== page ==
Many advocacy efforts also recognize the wildly disproportionate impact of the criminal justice system on people of color, especially African-American men, who are far more likely to be arrested and spend time behind bars. As a result, children of color are inevitably more likely to contend with having a parent in prison. Yet policy debates about incarceration rarely focus on the burden borne by children and families. Theirs are stories of things lost: connections, jobs, income, homes — and hope. And communities, in turn, suffer from losing so many parents, whose absence leaves the economic and social fabric of their neighborhoods in tatters.

When looking at the criminal justice system, kids are “these kind of invisible characters” who are “really not thought about at all,” said Former Washington State Representative Mary Helen Roberts.

“Small children in particular have the capacity to think that the worst thing possible could happen,” she said. “If mom has been put in jail and you don’t see her, there’s a certain amount of assumption that you’ll never see her again. That she’s gone, she’s lost.”

Implementing contact visits in King County’s jail system is a first step in helping families stay together—and reducing recidivism, said Mays, who now holds a Masters degree and serves as a support specialist for the Washington State Office of Public Defense.

“It’s best for children for their parents to be able to parent while incarcerated,” she said. “It gives [parents] a reason to keep hope and a desire to move forward.”

Roberts, who is working with Snohomish County officials to implement contact visits in their jails, agreed, adding that King County tax-payers’ dollars are best spent when investing in prevention efforts and supporting formerly incarcerated parents.

A report from the Washington Defenders Association states that regular contact visits “can help maintain healthy parent-child attachment and can make it less likely that incarcerated parents will become involved in crimes in the future” and can assist in reuniting the family when the parent is released.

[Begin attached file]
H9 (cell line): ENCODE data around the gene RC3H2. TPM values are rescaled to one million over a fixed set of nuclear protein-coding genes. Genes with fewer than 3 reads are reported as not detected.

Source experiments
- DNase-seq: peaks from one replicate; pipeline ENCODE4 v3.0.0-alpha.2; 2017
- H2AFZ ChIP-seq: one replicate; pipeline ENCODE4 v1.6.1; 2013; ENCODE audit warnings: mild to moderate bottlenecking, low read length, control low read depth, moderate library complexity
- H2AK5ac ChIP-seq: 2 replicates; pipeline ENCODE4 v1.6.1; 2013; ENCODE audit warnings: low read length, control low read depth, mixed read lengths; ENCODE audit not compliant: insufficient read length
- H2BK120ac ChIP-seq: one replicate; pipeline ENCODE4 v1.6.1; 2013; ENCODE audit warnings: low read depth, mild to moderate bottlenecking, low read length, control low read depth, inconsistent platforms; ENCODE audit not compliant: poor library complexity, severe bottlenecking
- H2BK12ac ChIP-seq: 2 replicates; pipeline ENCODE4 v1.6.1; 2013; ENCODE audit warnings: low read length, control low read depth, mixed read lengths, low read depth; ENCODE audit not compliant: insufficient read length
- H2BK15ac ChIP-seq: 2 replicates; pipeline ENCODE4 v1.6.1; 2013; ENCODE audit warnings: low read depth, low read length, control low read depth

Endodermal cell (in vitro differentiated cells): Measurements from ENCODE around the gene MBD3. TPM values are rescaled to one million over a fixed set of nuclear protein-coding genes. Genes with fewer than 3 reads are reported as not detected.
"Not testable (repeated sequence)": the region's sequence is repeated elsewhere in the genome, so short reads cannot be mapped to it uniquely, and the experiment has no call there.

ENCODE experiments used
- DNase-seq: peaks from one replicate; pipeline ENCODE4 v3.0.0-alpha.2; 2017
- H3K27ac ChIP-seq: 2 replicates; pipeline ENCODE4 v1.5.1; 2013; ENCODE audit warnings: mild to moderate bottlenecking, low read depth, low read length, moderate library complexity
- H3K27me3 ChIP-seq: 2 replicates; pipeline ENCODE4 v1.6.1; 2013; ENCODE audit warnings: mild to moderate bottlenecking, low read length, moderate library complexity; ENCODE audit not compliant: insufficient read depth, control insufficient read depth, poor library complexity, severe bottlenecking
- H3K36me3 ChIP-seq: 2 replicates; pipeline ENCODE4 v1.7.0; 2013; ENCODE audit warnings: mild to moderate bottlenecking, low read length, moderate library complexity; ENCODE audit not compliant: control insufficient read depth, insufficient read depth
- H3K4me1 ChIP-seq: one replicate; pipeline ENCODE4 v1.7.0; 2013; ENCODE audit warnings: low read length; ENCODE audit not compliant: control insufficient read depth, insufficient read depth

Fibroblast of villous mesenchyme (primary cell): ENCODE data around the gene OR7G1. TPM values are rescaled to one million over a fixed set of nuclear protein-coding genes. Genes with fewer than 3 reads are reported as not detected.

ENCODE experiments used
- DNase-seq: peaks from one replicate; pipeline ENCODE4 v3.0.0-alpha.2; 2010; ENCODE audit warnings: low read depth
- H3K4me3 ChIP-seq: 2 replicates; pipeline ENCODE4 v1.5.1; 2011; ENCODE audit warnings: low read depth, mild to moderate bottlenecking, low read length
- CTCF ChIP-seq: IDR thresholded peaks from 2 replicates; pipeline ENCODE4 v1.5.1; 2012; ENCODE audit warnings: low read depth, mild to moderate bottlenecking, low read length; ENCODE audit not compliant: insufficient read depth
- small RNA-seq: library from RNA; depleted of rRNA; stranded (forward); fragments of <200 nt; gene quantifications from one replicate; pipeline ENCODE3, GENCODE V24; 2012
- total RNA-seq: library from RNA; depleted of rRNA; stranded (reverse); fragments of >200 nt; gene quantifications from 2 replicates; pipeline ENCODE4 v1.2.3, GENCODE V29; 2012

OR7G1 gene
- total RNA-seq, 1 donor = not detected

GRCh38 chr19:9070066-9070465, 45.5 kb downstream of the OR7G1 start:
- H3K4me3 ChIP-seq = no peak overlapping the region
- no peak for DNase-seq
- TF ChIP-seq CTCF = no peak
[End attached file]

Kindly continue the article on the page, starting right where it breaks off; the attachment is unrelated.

Prisons, which are often operated by the state, as opposed to county-run jails, have responded to this research and some have started allowing “a variety of physical visits,” said D’Adre Cunningham, who works as an attorney for the Washington Defender Association’s Incarcerated Parents Project. The difference between serving time in prison and jail is so stark that some parents prefer going to prison just so they can have contact visits with their kids, she said.

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Elizabeth Hendren, an attorney with the Northwest Justice Project who mostly works in state prisons, said she was “surprised” to see how limited family contact is for jailed parents. Although parents in prison may be serving time for more serious crimes, they have “better contact” with their children and families, she said.

Some parents may stay in jail for months, awaiting trial or sentencing. While that may not seem long, “from a child’s perspective, a week or two or a month is a very long time to not know where their parent is,” she said.

There's currently no timeline available for when county officials may vote to implement contact visits. King Council Council staffers are currently working on crafting legislation to study implementing contact visits within the county jail system.